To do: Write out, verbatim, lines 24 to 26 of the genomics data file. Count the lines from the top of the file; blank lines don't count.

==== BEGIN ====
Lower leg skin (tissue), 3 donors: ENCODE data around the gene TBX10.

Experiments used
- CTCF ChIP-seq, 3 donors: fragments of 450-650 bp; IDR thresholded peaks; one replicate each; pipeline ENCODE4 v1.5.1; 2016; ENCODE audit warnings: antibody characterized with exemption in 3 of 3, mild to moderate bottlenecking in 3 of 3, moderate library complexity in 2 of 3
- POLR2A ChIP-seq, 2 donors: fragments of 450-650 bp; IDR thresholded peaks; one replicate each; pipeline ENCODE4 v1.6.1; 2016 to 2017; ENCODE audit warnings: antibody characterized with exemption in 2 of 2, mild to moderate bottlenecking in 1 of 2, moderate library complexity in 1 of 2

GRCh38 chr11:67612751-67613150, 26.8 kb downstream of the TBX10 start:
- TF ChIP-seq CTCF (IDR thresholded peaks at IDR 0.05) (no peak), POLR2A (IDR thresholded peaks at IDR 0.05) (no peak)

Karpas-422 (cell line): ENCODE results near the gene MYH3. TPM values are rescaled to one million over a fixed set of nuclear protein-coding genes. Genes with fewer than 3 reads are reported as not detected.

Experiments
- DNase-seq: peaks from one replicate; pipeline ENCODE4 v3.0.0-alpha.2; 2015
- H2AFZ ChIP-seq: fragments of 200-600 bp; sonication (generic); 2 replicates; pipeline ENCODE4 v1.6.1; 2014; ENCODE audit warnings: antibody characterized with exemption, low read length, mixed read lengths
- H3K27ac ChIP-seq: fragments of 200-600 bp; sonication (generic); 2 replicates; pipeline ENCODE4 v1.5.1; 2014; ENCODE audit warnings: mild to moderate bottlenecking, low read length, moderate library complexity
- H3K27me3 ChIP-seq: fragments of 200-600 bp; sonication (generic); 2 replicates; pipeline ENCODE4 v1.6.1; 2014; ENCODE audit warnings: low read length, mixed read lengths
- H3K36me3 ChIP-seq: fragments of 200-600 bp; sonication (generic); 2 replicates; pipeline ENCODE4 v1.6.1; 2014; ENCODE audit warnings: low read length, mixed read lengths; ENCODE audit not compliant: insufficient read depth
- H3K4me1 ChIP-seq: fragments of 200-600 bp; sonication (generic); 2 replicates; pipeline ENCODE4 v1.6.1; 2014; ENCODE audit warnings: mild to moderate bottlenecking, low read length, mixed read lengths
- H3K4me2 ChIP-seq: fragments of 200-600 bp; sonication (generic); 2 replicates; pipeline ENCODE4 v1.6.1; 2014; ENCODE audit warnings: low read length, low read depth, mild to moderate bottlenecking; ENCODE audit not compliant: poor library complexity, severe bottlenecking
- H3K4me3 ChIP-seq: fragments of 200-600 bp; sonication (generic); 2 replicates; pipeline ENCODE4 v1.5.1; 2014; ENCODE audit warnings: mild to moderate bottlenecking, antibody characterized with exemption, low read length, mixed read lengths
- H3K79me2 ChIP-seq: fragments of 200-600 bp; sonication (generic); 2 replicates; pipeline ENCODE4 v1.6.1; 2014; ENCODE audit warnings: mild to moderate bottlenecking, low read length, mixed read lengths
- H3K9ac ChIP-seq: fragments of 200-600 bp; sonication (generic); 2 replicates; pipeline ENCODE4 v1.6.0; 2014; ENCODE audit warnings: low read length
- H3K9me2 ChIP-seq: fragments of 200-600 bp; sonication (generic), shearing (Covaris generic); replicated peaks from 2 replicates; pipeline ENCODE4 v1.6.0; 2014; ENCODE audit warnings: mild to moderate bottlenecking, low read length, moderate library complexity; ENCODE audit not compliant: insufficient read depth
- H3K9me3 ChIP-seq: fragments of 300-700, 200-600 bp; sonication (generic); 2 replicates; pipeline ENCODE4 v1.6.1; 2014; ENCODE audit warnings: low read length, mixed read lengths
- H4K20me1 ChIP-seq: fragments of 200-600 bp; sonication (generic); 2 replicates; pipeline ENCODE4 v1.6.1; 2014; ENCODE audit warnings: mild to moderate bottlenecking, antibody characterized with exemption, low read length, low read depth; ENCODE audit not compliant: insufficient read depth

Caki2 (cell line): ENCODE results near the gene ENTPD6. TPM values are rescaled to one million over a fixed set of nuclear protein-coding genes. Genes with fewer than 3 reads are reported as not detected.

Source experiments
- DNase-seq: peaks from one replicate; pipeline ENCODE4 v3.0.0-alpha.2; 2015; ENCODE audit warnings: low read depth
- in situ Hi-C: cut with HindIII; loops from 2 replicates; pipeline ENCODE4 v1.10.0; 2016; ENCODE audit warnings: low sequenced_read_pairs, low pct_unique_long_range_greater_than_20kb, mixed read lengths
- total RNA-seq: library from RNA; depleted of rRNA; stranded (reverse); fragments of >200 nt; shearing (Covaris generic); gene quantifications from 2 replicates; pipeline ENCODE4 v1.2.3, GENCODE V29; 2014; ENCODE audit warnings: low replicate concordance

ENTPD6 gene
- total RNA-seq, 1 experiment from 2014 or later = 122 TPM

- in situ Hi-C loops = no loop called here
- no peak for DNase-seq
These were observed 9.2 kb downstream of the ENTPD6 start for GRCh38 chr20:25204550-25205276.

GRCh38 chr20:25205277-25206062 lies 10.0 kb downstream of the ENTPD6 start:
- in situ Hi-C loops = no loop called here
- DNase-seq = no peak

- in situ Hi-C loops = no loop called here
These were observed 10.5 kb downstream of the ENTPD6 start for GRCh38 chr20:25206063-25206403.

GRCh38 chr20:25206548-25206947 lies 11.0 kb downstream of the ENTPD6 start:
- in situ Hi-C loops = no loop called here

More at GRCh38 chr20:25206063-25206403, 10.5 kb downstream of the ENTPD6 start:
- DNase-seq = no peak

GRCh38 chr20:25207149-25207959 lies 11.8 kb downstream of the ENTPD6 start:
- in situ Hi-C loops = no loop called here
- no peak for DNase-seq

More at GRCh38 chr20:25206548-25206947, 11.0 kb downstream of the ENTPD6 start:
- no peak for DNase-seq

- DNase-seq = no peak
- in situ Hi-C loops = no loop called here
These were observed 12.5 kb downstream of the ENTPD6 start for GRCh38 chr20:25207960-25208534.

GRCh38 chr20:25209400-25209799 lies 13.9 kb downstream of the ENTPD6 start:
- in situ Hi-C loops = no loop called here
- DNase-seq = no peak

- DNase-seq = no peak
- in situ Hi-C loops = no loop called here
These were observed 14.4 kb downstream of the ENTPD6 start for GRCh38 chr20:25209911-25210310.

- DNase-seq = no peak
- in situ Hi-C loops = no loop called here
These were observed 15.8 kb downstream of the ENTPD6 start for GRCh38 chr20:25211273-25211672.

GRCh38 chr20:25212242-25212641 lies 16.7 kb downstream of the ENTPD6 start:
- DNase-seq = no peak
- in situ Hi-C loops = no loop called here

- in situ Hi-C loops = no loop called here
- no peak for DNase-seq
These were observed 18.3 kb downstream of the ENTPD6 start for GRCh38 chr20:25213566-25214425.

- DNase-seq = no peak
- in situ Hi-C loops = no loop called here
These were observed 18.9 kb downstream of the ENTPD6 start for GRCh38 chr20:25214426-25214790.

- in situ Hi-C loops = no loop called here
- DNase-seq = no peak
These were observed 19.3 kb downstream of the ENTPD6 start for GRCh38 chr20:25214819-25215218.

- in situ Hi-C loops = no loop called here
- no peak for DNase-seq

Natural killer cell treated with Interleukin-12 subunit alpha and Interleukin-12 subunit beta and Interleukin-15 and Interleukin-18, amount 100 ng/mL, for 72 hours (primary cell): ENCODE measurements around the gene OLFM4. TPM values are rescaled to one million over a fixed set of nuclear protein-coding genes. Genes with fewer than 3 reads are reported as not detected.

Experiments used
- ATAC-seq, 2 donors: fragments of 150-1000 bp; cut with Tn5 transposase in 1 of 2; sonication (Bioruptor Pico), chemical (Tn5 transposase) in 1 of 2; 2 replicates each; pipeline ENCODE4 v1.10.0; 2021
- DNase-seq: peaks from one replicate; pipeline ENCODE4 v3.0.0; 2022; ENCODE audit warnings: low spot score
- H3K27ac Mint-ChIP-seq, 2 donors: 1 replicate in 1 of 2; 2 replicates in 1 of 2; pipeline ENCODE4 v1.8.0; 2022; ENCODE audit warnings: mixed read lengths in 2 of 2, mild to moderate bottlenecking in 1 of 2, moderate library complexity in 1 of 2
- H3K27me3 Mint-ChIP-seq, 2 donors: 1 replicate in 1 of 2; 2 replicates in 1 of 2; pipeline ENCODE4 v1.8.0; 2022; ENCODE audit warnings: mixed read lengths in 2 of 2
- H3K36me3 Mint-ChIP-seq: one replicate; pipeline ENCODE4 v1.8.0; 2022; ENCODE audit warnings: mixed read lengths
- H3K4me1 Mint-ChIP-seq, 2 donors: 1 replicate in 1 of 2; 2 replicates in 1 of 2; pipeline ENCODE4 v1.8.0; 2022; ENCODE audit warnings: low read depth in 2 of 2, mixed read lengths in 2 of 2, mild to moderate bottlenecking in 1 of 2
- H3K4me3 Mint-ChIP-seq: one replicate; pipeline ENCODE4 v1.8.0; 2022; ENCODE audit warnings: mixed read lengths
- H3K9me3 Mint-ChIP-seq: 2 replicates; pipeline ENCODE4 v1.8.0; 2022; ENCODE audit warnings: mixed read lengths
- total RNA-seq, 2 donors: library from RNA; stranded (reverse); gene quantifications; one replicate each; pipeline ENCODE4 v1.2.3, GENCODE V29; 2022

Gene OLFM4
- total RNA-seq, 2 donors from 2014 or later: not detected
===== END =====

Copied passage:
- DNase-seq: peaks from one replicate; pipeline ENCODE4 v3.0.0-alpha.2; 2015; ENCODE audit warnings: low read depth
- in situ Hi-C: cut with HindIII; loops from 2 replicates; pipeline ENCODE4 v1.10.0; 2016; ENCODE audit warnings: low sequenced_read_pairs, low pct_unique_long_range_greater_than_20kb, mixed read lengths
- total RNA-seq: library from RNA; depleted of rRNA; stranded (reverse); fragments of >200 nt; shearing (Covaris generic); gene quantifications from 2 replicates; pipeline ENCODE4 v1.2.3, GENCODE V29; 2014; ENCODE audit warnings: low replicate concordance